So Move to End Violence is a NoVo Foundation-funded movement that focuses on supporting the people who are working to end violence against women and girls. I've heard several of their "Movement Makers" speak at various conferences and events including Nan Stoops from the Washington DV coalition and Kelly Miller from the Idaho coalition, and both of them were exceptionally engaging and thought-provoking. Anyway, I'm on Move's listserv, and yesterday their email blast challenged us all to take their "Self-Care Challenge." Now, self care is a big buzzword right now in the victim services field, and there's so many different ways that individuals take care of themselves. Self care is something that I say I practice, but in reality I'm really quite terrible at it. So yea, I think I'm gonna take this challenge, thankyouverymuch. Check in with me at the end of the challenge and we'll see what kind of a difference it made :)
this instance. Or this one. Or, this, though all of those are noteworthy. I'm talking about the new remarks on Wednesday night when he said that he "couldn't be expected to recognize Arab name after Arab name." Sigh. Not only is that just downright racist, it's shit foreign policy. This, on the same day that a young Muslim boy was handcuffed, arrested, and suspended from school for bringing a homemade clock, thought to be a bomb. At least President Obama had something nice to say to the poor kid. Other significant moments of the debate: Carly Fiorina slammed Donald Trump after his comment about her looks, Jeb Bush defends his brother saying that he kept us safe (umm...forgetting 9/11...), and the vast majority of the candidates on stage having no great idea on which woman to put on the $10 bill.
Moving on...a new report came out this week from the Institute for Women's Policy Research that says women will not see equal pay with men until 2059, one year longer than previously projected. I'm not sure what to be most shocked about, that it's going to be 2059, or that it's even longer than everyone expected. It reminds me of that episode of The West Wing when Ainsley and Sam were debating the Equal Rights Amendment:
Also, let's be clear: white women are paid on average 78-80 cents to every dollar a man earns. For women of color, that gap is even wider, all the way down to about 56 cents.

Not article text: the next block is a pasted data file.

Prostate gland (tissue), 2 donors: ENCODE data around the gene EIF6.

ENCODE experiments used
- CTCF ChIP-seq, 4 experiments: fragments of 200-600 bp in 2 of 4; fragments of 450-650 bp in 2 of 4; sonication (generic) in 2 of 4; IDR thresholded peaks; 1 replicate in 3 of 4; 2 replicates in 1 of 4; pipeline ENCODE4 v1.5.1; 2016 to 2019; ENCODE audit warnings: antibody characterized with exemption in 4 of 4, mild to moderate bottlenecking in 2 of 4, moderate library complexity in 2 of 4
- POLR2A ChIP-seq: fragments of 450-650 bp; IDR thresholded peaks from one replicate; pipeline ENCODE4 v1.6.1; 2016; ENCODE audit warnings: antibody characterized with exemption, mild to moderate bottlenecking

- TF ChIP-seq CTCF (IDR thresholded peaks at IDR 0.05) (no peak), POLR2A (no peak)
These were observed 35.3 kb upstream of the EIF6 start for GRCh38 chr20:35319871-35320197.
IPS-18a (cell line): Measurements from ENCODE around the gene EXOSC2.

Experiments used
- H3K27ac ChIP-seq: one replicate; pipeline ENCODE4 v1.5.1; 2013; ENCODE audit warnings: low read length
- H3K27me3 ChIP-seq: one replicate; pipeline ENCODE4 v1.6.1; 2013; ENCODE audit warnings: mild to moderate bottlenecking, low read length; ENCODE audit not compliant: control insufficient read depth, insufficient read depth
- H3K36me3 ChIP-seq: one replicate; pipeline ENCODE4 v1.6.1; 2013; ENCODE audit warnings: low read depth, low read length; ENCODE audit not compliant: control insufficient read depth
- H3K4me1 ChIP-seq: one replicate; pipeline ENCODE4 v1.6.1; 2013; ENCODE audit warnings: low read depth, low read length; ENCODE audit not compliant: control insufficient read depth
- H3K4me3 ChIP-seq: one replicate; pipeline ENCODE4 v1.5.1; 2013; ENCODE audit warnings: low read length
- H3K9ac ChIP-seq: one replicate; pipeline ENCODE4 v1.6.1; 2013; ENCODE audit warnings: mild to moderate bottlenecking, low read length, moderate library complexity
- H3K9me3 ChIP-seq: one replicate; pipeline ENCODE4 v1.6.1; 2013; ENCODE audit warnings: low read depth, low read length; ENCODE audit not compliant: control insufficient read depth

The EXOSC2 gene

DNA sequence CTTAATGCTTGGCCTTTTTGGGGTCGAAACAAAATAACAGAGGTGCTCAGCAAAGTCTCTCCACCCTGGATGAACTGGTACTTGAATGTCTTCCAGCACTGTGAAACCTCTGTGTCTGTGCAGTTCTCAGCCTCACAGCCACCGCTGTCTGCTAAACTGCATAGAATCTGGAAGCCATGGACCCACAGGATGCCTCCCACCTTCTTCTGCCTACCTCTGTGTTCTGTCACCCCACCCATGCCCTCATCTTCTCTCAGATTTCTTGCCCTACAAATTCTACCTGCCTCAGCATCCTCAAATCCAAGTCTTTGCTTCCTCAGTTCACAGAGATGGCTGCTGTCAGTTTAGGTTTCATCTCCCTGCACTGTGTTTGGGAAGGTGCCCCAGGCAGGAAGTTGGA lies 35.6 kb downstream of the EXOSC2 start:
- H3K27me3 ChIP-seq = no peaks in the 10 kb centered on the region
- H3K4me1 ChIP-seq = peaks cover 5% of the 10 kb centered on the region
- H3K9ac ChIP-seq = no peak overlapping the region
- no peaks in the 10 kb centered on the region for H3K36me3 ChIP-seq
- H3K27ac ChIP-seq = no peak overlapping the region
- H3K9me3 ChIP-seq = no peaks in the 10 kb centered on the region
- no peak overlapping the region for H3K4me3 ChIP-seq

Next up on the list: domestic violence. There have been several articles in the past few weeks calling out the media's portrayal of gender violence. News outlets are calling them mass shootings, shooting sprees, incidents, love triangles gone wrong, and even road rage "accidents." Let's get something straight, ya'll, these are instances of domestic violence. This "love triangle" gone wrong was actually a professor ruthlessly murdering his ex-partner, as well as another professor. That "incident" was actually a man shooting a woman after weeks of stalking her, after she tried twice to get a restraining order, and twice she was denied. And that "road rage accident" was a woman who begged police for help and was denied, only to be brutally murdered by her ex partner. Clementine Ford says it well in her article "The passive language used in reporting to disguise domestic violence"
"Tara Brown was victimised by an abusive ex-partner. She sought help from Gold Coast police less than a week before her murder but was turned away. She was the victim of a system which still too frequently ignores domestic violence and marginalises the people (who are most often women and children) who live with it. Witnesses describe seeing her ex-partner chase her in a vehicle, run her off the road and then proceed to bash her already damaged body with a scrap of metal. This was a moment of extreme brutality and horror.
And yet, after Tara Brown died in hospital, how did news outlets and police choose to report her passing? By variously describing it as the result of a "road rage incident" or a "traffic accident" - as if she had taken the wrong turn one morning, cut the wrong person off and thus stumbled into a completely random situation of unexplainable, unpredictable violence."Jessica Valenti also wrote a really great piece on this issue this week, saying:
But when the media reports on these killings as standard shootings, or - as they do frequently - say that a killer “snapped”, they are sending the message that there is nothing that could have been done to stop these tragedies. It’s lazy thinking that allows us throw our hands up and do nothing, even when there is so much still to do.
Also in #FeministFriday news, a great Everyday Feminism comic on racist football mascots, money for testing rape kits, Matt Damon mansplaining diversity to a woman of color (so white it hurts) and Shelby Mueller making me ashamed to be from Iowa.
That's all for now folks. I'm sure they'll be lots more news next week!